Updated: Jul 30
Aphasia treatment starts after you and your speech therapist have identified specific goals. Treatment will be person- and family-centered. This approach incorporates counseling, emotional support, education, and the teaching of specific skills to facilitate successful communication.
Treatment is usually a mix of restoring lost function and learning strategies to compensate for lost function. The ultimate goal of treatment for aphasia is to improve communication success, quality of life, and increase participation in daily living.
Here are some common treatments for people with aphasia. Not all of these are appropriate for everyone with aphasia. Treatment decisions are made based on the individual's language strengths/weaknesses, goals, and communication needs.
Utilizes computers and other technology (e.g., iPads, tablets, smart phones, etc.) to target language.
Constrain-Induced Language Therapy (CILT)
CILT is a treatment approach that encourages spoken language while constraining the use of gestures, drawing, and writing. The goal is to improve verbal speech.
This approach aims at improve communication by practicing scripted conversations. This method has been integrated into a computer program called "Aphasia Scripts". Aphasia Scripts is compatible with a Windows operating system and a PC or laptop computer.
Melodic Intonation Therapy (MIT)
MIT uses musical elements to increase verbal speech. This approach takes advantage of the unaffected right hemisphere by tapping with the left hand while singing. Therapy targets simple words and phrases and slowly over time fades out singing. This treatment is often used with individuals who have severe nonfluent aphasia (Broca's aphasia).
Multiple Oral Reading (MOR)
Involves re-reading text aloud to improve reading and reading rate. This is best suited for those with relatively intact letter-by-letter reading or single-word reading/comprehension.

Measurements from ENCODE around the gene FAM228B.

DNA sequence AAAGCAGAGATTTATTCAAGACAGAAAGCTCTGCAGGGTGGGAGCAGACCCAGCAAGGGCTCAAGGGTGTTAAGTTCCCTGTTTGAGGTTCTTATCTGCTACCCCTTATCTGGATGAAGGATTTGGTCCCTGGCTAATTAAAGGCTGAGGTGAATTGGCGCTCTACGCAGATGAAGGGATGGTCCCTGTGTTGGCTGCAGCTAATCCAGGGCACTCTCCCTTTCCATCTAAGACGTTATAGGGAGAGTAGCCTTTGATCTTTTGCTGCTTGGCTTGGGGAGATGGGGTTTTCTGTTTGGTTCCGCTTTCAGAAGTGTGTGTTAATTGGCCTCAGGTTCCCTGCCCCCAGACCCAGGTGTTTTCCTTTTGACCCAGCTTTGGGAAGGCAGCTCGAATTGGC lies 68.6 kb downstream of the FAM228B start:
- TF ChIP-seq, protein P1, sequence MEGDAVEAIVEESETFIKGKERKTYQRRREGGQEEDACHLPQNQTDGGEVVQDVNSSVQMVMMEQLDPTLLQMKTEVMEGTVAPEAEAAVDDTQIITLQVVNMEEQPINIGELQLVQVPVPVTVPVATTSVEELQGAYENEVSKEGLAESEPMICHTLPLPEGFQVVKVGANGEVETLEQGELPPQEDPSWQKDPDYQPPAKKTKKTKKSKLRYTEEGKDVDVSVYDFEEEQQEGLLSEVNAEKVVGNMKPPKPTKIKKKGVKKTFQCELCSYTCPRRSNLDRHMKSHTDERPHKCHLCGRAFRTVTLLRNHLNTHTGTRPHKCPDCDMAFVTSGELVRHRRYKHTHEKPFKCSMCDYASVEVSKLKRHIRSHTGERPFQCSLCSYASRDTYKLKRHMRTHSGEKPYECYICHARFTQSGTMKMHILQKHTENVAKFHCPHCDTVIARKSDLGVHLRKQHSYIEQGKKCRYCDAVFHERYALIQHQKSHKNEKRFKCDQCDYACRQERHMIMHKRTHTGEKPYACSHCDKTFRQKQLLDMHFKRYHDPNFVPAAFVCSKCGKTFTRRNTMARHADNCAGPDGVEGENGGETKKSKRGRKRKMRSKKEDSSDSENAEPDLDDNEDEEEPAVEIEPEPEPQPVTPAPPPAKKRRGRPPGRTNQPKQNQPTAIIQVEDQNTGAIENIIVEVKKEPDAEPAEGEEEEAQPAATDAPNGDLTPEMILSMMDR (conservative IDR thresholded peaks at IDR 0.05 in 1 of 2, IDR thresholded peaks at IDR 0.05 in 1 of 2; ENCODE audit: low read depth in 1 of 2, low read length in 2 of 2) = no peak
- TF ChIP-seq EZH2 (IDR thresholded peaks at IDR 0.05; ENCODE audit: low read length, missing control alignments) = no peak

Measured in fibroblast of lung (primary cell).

Oral Reading for Language in Aphasia (ORLA)
Involves repeated practice of reading sentences aloud with the speech therapist to improve reading comprehension. There is also a computer program that can be done by the client themselves. The ORLA computer software is not compatible with Apple computers.
Promoting Aphasic's Communication Effectiveness (PACE)
PACE targets conversational skills. The speech therapist and client take turns as the speaker and the listener. The speaker has a picture card or message that they need to communicate to the listener. The speaker can use verbal speech, gestures, drawing, or writing to communicate the message.
Semantic Feature Analysis Treatment (SFA)
A word-finding treatment, where the client describes words by answering a set of questions. SFA works best for clients with mild to moderate aphasia and Wernicke's/fluent aphasia.
Sentence Production Program for Aphasia (SPPA)
A treatment to increase production of various sentence types. This treatment utilizes stories and has two levels of difficulty.
This treatment involves the clinician and client to practice a scripted speech until it can be produced effortlessly. This script increases participation in activities the person with aphasia enjoys. For example, ordering a drink at a favorite coffee shop.
Verb Network Strengthening Treatment (VNeST)
This treatment targets basic sentence forms. The client is given a verb and then chooses the appropriate agent/subject and objects to create simple sentences.
Your speech-language pathologist (SLP) can help decide which treatment approach is appropriate for you or your loved one.
Visit SLVS therapy to learn more about how Emily Roll M.S., CCC-SLP can help.